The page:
The UK's National Health Service (NHS) has warned the public about a spate of fake messages, sent out as SMS text messages, fraudulently telling recipients that they have been exposed to the Omicron variant of COVID-19.
In a tweet, the NHS said that it had seen reports of text messages that claimed to come from the NHS, telling recipients that they had been in close contact with someone who had a confirmed COVID-19 infection, and that they should order a testing kit.
So, what happens if you do make the mistake of clicking on the link in the bogus text message you have received?
The real NHS website is at nhs.uk, but obviously the scammers don't want you to go there.
Instead, the link sent to you by the scammers takes you to a lookalike website that pretends to belong to the NHS.
To the casual observer it looks very much like the real NHS website. Indeed, on a smartphone you may very well not notice that the domain you have visited is not nhs.uk.
This bogus website wants you to order a test kit, for which you will "only have to pay £0.99 for postage".
The real NHS does not distribute free COVID-19 test kits anymore, so the notion that all you have to do to receive a free test is pay 99 pence postage should also ring alarm bells in the victim's minds. However, if you've got this far through the scam, chances are that you will also - in your panic to get yourself tested for the Omicron variant - have forgotten that fact.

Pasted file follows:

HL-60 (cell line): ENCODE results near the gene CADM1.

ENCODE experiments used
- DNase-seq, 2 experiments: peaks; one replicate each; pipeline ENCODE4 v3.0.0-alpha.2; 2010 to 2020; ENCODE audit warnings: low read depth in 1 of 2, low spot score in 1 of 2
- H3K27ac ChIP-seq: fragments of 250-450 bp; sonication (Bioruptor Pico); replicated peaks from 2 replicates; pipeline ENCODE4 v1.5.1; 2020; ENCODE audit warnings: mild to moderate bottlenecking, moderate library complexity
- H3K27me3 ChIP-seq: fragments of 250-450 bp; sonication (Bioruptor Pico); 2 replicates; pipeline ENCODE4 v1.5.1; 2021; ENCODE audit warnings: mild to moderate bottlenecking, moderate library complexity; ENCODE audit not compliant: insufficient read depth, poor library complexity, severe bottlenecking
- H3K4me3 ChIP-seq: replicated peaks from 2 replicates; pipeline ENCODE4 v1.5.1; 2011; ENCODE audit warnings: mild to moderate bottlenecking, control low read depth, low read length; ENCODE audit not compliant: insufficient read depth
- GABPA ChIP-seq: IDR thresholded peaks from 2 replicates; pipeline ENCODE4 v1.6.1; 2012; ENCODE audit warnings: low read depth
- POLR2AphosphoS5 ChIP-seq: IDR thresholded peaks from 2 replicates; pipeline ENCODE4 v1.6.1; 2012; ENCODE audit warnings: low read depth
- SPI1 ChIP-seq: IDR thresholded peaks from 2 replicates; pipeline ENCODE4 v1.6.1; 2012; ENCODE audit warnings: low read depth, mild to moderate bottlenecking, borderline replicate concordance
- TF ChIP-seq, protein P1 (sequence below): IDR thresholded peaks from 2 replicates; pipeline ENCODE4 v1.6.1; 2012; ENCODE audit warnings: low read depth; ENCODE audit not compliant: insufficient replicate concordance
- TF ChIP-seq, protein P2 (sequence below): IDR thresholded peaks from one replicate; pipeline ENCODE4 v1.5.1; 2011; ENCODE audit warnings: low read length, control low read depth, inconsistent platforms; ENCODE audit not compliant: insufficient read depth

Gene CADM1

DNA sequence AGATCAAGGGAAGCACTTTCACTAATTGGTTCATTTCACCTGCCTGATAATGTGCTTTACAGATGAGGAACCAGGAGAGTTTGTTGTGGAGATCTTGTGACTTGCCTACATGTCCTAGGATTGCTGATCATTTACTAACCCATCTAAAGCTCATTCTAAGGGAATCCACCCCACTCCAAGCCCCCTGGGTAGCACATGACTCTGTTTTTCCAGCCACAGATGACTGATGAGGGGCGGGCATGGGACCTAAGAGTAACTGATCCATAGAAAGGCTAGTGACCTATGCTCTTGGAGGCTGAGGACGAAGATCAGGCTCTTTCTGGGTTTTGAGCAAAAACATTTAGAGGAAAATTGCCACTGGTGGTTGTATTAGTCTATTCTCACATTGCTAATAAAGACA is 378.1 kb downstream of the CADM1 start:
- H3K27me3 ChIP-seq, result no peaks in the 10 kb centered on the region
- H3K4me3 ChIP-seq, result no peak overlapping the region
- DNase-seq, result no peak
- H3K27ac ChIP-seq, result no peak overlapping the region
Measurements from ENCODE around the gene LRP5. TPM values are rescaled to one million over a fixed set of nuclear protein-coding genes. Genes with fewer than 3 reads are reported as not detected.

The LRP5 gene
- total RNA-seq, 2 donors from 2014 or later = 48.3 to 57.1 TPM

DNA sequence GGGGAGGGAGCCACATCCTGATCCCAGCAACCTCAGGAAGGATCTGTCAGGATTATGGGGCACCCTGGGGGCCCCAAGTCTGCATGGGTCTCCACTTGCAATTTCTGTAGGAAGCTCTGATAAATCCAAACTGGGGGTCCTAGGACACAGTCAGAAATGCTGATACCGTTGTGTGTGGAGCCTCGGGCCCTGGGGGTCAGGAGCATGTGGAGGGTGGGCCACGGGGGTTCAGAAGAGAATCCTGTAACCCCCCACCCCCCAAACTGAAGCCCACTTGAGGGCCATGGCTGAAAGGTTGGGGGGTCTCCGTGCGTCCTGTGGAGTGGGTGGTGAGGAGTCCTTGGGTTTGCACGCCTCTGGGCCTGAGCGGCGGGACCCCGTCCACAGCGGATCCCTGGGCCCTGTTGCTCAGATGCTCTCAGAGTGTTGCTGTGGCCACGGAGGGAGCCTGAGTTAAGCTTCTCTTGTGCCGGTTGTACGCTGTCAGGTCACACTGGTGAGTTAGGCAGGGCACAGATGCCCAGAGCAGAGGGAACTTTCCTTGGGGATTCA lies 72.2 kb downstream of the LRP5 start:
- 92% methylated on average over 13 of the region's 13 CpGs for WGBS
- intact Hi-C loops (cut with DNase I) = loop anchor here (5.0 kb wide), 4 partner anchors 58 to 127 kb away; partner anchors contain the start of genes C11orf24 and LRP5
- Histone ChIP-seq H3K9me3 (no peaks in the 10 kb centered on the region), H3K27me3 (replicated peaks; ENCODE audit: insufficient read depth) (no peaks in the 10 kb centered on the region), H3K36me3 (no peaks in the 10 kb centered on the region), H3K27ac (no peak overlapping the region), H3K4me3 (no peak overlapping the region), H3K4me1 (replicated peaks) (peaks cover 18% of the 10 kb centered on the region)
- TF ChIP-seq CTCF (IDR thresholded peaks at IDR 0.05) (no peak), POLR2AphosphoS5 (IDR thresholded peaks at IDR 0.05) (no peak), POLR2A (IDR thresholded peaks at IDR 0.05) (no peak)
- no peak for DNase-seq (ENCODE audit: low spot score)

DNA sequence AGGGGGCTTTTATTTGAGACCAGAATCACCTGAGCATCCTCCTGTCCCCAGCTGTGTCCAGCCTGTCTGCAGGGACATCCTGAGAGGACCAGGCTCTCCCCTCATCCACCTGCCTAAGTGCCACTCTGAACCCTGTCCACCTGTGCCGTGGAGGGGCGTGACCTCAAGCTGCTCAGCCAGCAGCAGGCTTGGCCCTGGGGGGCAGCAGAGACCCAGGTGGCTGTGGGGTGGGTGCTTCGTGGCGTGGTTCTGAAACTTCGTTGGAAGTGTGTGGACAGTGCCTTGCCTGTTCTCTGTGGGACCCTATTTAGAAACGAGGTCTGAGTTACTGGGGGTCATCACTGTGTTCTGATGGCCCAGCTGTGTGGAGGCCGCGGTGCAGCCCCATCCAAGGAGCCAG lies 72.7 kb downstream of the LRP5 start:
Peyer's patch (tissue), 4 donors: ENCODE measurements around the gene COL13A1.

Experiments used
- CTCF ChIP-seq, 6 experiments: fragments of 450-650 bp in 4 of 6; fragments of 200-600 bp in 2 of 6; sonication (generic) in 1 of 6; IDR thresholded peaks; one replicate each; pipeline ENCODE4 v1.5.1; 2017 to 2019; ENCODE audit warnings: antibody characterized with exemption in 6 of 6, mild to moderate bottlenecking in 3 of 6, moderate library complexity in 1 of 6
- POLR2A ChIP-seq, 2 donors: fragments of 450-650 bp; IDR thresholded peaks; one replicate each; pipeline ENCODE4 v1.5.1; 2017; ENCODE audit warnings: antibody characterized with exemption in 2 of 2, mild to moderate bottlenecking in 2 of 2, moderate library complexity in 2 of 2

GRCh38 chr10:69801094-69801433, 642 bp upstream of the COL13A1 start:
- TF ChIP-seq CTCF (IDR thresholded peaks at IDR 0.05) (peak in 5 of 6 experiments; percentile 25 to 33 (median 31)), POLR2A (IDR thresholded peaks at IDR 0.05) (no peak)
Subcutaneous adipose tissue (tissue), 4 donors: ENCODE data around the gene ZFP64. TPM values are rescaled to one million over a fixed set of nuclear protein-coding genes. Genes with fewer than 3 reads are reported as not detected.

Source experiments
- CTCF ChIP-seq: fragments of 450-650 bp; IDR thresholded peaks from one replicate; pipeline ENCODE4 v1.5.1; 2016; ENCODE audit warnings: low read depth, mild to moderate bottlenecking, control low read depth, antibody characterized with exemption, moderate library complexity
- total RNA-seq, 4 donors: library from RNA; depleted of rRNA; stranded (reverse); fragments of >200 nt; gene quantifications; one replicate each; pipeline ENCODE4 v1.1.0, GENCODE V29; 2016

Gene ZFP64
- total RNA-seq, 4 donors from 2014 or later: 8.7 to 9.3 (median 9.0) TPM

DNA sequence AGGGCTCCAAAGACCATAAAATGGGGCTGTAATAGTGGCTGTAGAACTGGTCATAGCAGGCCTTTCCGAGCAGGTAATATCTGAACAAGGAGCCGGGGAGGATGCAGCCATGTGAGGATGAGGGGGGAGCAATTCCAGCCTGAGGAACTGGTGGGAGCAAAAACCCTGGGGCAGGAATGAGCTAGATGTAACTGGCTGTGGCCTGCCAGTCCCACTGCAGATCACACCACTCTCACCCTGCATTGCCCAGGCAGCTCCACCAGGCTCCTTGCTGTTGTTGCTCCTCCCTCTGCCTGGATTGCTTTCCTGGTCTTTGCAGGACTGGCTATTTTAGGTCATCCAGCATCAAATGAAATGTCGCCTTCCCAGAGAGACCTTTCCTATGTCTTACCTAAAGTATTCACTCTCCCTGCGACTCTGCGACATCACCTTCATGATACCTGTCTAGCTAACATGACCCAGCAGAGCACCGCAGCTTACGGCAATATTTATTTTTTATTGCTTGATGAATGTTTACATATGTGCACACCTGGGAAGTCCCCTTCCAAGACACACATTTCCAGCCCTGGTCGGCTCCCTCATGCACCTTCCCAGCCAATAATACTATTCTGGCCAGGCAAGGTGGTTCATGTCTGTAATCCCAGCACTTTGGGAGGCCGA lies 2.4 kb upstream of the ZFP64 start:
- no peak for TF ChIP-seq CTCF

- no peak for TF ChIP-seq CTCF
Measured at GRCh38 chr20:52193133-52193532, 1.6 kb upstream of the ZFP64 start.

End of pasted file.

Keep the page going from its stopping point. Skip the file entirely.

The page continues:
Of course, the website doesn't just want your money. It also wants your full name, address, date of birth, and other personal information. If you hand over this information you are unwittingly helping the fraudsters scam you further, by sharing your personal data. At some point in the future, this information could be used against you by a scammer to make them appear even more convincing.
The scammers are using a variety of different domains in their scam messages, many of which have only been created in the last few days.
In its warning the NHS references advice from the NCSC about spotting scams. One would imagine that the NHS is also reporting the scam websites to the NCSC so they can be shut down as quickly as possible, but - of course - opportunistic scammers will continue to create new domains, and send out more scam messages, for as long as they believe it will help them defraud innocent members of the public.
With so many scams reliant on the use of newly-created websites it's a shame that giants like Apple and Google don't do more to warn users that they are clicking on a link to a website which you should probably be more skeptical about than one which has existed for years and years.
And no, it should go without saying, you're not going to receive a free COVID-19 testing kit through the post after handing over your personal information on one of these scam websites.
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